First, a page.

Free, Andrew and Nicholas Barton. Do Evolution and Ecology Need the Gaia Hypothesis. Trends in Ecology and Evolution. 22/11, 2007. University of Edinburgh ecologists consider variations of this theory of biosphere self-regulation, and how it might well intersect with mainstream biological thinking. They opt for a ‘Homeostatic Gaia’ whereof feedback interactions between life and the environment are generally stabilizing and maintain planetary conditions within a range habitable for life over geological time. One might add that in this latter day of global warming, maybe a fever, a somatic earth is trying to achieve a comparable 98.6 F stabilization, this time we ought to realize by intentionally monitored human maintenance.

Hamano, Keiko, et al. The evolutionary divergence of Mars, Venus and Earth. arXiv:2404.09420. Into this year Tokyo Institute of Technology, ETH Zürich, University of Bayreuth, and CNRS-Centre de Biophysique Moléculaire, France including Frances Westall are able to proceed with a comparative analysis of these mid zone neighbors so as to convey how physical variances can result in widely different fates. See also Venus at 2404.07669 and Necessary Conditions for Earthly Life Floating in the Venusian Atmosphere at 2404.05356.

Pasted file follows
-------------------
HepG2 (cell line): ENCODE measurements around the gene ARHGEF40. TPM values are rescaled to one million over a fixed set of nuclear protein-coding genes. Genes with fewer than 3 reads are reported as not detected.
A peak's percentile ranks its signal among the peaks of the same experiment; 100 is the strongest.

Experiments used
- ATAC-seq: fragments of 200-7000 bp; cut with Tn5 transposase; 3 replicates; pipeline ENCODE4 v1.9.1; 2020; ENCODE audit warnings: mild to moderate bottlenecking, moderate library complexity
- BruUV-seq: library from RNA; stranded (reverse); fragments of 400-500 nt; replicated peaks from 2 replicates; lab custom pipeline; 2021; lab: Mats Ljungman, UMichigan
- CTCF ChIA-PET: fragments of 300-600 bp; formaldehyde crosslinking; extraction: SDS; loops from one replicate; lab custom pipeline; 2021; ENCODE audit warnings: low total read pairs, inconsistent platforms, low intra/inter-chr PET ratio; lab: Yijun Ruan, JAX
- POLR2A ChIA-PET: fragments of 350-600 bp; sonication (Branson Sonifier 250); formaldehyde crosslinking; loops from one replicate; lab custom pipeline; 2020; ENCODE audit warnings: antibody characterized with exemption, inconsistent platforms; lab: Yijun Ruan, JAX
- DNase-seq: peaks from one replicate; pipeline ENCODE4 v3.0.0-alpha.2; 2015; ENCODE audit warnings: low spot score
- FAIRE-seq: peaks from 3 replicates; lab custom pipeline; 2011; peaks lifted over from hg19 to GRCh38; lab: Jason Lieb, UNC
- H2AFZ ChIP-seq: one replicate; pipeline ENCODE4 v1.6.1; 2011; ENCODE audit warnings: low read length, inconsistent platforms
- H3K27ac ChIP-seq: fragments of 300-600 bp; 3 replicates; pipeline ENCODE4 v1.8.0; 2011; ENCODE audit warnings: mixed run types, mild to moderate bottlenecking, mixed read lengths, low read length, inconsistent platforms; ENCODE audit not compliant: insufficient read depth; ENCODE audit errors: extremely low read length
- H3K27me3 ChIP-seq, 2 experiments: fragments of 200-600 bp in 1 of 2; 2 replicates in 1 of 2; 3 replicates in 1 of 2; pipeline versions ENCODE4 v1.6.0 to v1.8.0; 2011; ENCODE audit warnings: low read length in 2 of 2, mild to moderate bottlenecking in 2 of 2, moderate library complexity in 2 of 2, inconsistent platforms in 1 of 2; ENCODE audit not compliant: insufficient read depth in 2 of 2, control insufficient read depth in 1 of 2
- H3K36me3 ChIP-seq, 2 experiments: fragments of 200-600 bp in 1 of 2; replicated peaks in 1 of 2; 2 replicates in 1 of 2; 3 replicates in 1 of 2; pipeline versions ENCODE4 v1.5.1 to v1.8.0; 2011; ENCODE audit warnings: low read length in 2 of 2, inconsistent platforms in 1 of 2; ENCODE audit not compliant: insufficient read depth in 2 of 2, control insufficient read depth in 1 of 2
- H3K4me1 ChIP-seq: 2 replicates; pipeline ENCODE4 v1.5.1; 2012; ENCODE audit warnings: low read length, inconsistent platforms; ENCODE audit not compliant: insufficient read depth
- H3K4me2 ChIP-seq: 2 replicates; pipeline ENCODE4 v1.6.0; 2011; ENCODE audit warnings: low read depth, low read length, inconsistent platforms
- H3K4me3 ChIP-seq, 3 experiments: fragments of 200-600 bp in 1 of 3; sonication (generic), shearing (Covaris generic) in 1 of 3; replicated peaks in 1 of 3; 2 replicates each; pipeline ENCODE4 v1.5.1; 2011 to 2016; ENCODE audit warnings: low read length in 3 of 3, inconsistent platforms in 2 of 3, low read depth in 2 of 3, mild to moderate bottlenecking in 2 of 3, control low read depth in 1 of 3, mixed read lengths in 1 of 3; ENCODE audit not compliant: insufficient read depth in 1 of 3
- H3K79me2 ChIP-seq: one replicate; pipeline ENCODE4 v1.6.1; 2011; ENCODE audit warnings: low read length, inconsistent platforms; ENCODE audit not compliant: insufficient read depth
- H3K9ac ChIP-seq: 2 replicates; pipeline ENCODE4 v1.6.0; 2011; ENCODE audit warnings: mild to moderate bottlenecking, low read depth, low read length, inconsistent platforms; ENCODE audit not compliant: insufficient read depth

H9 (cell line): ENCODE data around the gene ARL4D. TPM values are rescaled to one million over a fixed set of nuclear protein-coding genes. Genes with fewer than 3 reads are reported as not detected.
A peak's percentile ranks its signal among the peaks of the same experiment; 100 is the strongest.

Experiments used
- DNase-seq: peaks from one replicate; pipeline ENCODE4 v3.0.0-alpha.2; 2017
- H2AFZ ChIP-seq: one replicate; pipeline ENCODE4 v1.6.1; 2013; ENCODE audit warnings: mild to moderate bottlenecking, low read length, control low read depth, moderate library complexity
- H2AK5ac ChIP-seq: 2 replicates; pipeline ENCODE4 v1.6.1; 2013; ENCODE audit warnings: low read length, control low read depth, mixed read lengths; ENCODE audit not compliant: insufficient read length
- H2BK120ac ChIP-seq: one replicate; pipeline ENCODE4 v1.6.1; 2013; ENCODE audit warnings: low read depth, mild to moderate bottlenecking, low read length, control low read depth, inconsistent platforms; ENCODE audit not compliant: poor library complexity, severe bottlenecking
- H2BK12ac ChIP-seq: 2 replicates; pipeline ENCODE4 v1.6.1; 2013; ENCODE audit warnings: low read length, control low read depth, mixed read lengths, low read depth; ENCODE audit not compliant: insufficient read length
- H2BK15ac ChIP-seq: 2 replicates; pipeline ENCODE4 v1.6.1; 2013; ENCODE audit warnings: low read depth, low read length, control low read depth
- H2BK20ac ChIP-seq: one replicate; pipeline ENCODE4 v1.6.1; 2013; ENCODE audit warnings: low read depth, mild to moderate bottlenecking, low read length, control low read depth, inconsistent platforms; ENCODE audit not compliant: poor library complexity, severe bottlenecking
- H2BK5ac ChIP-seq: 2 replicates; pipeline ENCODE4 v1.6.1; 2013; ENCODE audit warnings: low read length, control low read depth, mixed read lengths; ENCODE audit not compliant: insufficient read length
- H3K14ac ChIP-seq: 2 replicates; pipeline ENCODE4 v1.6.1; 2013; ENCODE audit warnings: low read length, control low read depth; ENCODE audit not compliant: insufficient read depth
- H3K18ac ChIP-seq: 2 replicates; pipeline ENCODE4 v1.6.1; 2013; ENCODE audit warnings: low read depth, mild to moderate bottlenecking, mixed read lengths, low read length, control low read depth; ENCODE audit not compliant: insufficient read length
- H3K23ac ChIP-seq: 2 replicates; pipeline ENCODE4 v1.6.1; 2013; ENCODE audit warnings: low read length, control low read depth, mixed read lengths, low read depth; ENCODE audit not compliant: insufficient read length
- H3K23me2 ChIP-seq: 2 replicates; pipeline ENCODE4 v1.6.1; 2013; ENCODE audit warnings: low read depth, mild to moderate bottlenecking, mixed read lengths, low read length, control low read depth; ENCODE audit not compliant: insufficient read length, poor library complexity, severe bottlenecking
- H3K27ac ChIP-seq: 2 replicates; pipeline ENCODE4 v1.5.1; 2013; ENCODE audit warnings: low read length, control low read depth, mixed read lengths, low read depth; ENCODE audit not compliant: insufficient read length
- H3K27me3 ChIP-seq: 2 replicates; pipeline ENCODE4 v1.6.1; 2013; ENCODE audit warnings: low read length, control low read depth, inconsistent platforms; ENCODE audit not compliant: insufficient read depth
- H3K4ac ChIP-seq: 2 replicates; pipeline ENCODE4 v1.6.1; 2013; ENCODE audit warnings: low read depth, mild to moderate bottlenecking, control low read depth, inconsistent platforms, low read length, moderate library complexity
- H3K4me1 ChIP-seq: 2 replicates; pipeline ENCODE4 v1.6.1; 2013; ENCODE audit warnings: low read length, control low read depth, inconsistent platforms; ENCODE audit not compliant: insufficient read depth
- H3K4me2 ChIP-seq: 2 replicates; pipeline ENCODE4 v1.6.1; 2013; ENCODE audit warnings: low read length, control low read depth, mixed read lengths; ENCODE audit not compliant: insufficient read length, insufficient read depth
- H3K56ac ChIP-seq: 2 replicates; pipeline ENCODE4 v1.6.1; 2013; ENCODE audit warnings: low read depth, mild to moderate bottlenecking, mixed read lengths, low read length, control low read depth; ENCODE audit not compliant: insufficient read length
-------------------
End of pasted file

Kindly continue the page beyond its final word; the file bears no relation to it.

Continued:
Mars, Venus and Earth are expected to have started in a hot molten state. Here, we discuss how these three terrestrial planets diverged in their evolution and what could be the cause. Early-on after magma ocean crystallization the mantle/surface redox state and water inventory may already have differed depending on planetary mass and orbital distance from the Sun. The three planets also diverged in their tectonic regime via heat flux, outgassing rate and their core dynamo. We discuss how the dominant process for atmospheric loss would shift from hydrodynamic escape and impact erosion to a non-thermal process where small terrestrial planets like Mars are more vulnerable to volatile loss. (Abstract)

Previous   1 | 2 | 3 | 4 | 5 | 6 | 7 | 8  Next